Healthy Cleveland: Hepatitis A

In this episode of Healthy Cleveland, TV20 host Leah Haslage sat down with Dr. Natalie Hinchcliffe, Medical Director for the Cleveland Department of Public Health to discuss Hepatitis A.

Hepatitis is a family of liver diseases, with A through E being a different strain. Today, we focused specifically on Hepatitis A, which has seen a recent uptick in reported cases in Ohio.

Hepatitis A has two stages of symptoms. Early symptoms include: nausea, vomiting, stomach pain, fever, and a general feeling of unwellness. As the virus progresses, new symptoms will arise including: light colored stool, dark colored urine, and jaundiced (yellowing) skin; however these symptoms can vary between those with Hepatitis A.

Hepatitis A is spread through “fecal oral” contamination. Past cases of Hepatitis A outbreaks have been linked to improper sanitary conditions in food service, however the virus is generally spread through “intimate partners” such as housemates, sex partners, and drug users.

Currently, certain groups are considered more at risk for infection, and should greatly consider vaccination. These groups include: street drug users, the homeless, individuals with insecure housing, and homosexual men.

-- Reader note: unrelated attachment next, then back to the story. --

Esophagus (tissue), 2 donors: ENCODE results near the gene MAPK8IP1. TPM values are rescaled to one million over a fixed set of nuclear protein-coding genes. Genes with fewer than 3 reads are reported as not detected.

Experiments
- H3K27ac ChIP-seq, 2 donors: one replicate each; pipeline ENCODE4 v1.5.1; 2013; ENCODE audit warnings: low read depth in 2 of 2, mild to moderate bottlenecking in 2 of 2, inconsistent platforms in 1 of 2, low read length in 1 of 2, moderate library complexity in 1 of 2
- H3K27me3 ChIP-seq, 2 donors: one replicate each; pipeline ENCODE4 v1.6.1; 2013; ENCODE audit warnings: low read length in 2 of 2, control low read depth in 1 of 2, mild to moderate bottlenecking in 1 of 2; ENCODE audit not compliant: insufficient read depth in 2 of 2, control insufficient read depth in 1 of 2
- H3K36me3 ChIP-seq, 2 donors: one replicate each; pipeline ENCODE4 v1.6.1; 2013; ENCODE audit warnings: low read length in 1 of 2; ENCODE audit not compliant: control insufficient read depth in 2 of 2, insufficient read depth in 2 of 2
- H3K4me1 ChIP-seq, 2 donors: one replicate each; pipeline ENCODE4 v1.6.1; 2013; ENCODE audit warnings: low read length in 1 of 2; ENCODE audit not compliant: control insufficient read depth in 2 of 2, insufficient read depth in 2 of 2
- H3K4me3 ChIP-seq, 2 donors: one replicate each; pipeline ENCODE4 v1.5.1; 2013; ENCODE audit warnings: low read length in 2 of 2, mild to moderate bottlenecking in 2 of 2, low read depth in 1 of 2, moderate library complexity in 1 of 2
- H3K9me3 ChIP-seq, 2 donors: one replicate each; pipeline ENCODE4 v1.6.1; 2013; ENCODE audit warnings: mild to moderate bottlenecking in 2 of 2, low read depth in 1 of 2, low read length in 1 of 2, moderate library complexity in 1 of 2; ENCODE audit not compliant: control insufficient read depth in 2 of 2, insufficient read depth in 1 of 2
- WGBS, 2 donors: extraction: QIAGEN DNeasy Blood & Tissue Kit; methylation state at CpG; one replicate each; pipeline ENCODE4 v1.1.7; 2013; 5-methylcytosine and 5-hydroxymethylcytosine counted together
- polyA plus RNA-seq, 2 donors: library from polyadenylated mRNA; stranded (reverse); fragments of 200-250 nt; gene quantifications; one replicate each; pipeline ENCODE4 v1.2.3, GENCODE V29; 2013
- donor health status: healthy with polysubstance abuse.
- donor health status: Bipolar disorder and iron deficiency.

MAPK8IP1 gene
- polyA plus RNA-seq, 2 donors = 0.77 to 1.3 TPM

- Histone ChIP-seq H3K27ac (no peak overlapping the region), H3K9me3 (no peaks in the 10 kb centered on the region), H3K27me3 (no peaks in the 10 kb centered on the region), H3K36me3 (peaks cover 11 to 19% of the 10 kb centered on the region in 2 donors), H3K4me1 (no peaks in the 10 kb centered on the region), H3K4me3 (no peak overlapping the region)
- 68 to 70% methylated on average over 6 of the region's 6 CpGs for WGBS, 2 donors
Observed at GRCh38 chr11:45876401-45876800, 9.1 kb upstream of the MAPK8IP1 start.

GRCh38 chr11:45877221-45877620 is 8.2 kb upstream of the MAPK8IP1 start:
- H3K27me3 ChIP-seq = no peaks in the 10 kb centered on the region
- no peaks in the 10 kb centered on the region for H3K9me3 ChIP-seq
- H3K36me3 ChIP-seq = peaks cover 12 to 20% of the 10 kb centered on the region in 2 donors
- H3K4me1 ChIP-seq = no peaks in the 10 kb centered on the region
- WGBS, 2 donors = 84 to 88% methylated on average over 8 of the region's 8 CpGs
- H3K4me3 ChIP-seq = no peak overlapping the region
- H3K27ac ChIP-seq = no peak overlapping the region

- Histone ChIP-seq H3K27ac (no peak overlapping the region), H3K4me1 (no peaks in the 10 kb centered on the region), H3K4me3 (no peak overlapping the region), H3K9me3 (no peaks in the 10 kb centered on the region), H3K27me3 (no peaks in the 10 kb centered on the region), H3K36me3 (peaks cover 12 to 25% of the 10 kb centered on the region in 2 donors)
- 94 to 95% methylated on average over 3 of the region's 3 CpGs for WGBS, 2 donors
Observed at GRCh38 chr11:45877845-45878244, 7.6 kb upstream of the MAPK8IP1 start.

Thankfully, the City of Cleveland offers a number of free vaccinations, including the Hepatitis A vaccination, for high risk individuals at their two health clinics. The J. Glen Smith Center, located at 11100 St. Clair Avenue (#216-249-4100) and the Thomas F. McCafferty Center, located at 4242 Lorain Avenue (#216-651-5005)

As a final note, Dr. Hinchcliffe wanted to remind everyone the importance of washing your hands, especially if you are preparing food or handling a child.

If you’re interested in learning more about the Hepatitis A virus or the programs in place for those who have contracted it, you can visit both the Ohio Department of Public Health’s website at ODH.Ohio.gov or the City of Cleveland Department of Public Health’s website at ClevelandHealth.org (#216-664-2324)

A special thank you to the Cleveland Hearing and Speech Center and Jordan Brian for providing ASL translation for this episode of Healthy Cleveland.




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